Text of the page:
Bresg had refused to eat for days and was weak and had one of those masks for breathing and he would hold his breath, which is what people who are dying do.
His wife of 47 years, Evelyn, leaned in and whispered to him, “Vic, honey, it is all right. You can let go.”
The grown son, Brian, was there too, and the mother and son hoped that Vic would hang on until Vic’s younger brother from Oregon, born at that forced labor camp in Germany, could fly in to hold Vic’s hand before the buzzing and beeping lines on the monitors at bedside fell silent.
“He had given up, he was going to die,” said Kristie Poulton, the hospice nurse for the family.
But then something happened that confounded the doctors and stunned the hospice staff.
Victor Bresg hung on. That first weekend turned into Monday. Bresg asked a nurse how long it would take him to die if he did not eat. The answer was about 21 days.
That was far longer than Bresg, who had lived on stolen potatoes for so many war years, was willing to go through. Bresg, weakly, asked for some Ensure, something to eat. He rallied.
“I decided right then I didn’t want to die,” Bresg said in hindsight.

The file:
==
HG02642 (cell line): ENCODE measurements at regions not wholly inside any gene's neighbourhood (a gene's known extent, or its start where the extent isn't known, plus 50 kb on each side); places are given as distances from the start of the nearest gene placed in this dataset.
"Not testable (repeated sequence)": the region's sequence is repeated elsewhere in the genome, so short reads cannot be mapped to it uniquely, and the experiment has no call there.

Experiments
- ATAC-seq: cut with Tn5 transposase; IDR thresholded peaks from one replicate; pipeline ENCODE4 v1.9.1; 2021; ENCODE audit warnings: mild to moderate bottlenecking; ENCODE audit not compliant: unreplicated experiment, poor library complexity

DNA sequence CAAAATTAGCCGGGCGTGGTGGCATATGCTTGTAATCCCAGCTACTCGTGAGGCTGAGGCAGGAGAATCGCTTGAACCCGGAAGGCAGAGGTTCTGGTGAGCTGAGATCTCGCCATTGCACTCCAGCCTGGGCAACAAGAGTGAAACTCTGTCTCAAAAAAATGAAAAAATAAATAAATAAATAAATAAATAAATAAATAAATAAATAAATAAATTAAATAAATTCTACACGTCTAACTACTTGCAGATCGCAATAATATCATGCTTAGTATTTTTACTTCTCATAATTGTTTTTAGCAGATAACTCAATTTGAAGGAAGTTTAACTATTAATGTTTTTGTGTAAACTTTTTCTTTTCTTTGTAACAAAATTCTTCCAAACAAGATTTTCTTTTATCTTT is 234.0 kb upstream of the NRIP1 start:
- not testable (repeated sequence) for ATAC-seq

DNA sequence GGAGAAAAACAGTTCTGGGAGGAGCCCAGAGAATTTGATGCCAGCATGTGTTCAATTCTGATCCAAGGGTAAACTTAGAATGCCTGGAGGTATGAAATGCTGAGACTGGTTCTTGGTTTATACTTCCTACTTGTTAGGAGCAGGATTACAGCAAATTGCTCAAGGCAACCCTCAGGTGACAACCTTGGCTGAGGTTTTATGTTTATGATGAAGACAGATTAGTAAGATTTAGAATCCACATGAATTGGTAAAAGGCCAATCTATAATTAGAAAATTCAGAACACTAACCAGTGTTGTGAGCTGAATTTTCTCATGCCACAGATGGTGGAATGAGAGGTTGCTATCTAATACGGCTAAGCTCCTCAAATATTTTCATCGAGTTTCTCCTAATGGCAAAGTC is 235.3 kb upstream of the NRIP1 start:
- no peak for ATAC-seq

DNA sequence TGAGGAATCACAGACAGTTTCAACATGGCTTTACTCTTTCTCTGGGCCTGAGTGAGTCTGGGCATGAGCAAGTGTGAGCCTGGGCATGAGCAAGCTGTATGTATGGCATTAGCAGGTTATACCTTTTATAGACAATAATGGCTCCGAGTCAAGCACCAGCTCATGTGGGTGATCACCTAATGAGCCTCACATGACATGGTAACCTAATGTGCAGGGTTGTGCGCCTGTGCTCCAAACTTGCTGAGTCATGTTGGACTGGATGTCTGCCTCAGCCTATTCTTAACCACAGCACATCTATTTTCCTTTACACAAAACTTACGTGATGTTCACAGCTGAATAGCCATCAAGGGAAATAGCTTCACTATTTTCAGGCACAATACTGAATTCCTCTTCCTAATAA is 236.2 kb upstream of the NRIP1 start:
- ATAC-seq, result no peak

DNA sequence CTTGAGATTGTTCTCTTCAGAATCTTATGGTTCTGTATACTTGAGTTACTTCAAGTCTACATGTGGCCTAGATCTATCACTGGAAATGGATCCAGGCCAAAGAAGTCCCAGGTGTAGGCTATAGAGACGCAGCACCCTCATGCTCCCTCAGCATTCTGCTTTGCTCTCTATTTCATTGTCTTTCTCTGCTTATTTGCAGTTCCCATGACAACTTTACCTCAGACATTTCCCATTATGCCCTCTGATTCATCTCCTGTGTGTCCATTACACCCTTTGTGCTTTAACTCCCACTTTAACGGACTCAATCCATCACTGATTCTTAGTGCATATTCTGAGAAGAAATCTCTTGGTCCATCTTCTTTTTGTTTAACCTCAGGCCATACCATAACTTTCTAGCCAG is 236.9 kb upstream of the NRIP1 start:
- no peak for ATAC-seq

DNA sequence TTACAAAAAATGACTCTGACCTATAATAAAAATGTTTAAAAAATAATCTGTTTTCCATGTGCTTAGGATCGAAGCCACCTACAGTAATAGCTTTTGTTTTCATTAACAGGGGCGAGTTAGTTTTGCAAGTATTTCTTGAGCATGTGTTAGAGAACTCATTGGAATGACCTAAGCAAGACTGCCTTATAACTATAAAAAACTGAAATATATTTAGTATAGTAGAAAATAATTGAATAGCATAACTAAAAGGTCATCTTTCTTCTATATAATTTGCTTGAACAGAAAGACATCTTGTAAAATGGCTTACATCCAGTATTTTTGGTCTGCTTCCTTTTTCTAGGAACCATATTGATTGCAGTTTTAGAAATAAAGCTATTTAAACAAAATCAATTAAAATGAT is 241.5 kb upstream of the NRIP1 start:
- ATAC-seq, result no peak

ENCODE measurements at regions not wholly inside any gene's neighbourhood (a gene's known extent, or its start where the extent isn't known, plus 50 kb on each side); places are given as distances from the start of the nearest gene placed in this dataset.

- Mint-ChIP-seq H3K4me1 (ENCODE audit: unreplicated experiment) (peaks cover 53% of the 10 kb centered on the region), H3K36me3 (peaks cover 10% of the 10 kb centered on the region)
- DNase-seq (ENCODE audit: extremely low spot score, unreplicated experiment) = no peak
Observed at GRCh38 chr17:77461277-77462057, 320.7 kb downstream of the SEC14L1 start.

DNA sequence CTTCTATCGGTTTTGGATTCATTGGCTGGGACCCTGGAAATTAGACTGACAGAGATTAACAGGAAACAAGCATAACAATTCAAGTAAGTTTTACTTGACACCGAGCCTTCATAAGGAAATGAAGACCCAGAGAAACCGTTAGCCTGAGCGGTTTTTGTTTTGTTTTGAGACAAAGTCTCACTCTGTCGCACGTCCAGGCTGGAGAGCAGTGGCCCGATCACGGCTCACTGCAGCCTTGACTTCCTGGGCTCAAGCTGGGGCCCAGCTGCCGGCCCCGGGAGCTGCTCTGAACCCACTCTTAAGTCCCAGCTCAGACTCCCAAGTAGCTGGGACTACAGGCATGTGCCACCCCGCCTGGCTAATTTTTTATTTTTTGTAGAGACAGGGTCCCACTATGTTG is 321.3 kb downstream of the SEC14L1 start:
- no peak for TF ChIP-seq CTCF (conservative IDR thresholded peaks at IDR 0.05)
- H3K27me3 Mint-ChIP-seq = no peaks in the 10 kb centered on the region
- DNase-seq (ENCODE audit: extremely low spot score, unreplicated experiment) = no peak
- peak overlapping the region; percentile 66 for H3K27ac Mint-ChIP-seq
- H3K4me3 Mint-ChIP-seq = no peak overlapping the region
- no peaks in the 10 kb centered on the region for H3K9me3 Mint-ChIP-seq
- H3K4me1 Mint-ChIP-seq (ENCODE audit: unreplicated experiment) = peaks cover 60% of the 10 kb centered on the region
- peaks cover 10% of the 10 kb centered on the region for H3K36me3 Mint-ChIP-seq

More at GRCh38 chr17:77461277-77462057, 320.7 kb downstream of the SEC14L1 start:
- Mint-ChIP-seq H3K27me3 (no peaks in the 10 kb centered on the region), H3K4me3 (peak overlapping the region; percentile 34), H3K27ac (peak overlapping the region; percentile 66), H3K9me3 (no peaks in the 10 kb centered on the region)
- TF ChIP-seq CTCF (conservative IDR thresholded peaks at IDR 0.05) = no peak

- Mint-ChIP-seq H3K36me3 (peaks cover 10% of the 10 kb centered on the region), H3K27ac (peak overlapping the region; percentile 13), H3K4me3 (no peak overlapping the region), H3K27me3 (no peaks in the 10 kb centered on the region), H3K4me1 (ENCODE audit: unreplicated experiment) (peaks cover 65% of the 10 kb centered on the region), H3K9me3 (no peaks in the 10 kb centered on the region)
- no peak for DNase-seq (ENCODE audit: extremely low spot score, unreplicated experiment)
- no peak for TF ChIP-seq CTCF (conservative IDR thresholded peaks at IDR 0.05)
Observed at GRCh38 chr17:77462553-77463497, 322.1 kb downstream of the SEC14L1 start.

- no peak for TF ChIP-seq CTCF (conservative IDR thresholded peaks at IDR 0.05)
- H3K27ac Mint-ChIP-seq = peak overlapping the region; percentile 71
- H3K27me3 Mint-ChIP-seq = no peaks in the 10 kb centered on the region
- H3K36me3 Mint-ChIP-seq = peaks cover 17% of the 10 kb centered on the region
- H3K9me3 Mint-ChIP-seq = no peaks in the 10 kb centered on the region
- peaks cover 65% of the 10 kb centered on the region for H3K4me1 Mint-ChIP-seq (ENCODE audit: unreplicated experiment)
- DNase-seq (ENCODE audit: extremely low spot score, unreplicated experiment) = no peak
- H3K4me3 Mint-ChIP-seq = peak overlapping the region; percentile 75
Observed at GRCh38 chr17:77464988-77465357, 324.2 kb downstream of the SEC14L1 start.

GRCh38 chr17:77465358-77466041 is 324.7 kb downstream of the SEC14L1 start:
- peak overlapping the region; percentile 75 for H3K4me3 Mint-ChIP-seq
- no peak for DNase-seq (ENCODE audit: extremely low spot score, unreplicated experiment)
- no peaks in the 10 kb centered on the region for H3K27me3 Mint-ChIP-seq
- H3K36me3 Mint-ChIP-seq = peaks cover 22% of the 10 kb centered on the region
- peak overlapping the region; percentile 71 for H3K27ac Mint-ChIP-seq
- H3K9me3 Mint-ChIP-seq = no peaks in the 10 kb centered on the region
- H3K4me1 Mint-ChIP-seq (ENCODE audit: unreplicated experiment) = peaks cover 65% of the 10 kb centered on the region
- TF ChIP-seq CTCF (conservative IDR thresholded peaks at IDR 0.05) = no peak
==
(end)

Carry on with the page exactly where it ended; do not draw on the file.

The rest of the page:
Bresg left that hospice house, to go home, to what all still thought was death.
A priest from the Greek Orthodox Church in Charlotte came to the house.
Bresg is not a religious man, but when you are born and raised in the Orthodox church in Russia – and the worst villains in the history of the world invade and take away your freedom and your religion and only through sheer will did you live through it – that religion is as much a part of the heart as the ventricles.
The priest gave last rites to an unconscious Bresg.
Evelyn Bresg, the Canadian-born beauty who had met her husband at a resort a half-century before, who had said so many prayers herself, prepared herself.
“My husband, right then, was going to die,” Evelyn Bresg said.
He lay in York because his son lived nearby, an architect who works in Charlotte. Like so many retirees, the old folks come to where the family is, so it was in York that Bresg lay dying instead of on the Russian steppes or the fields of New York’s Hudson Valley.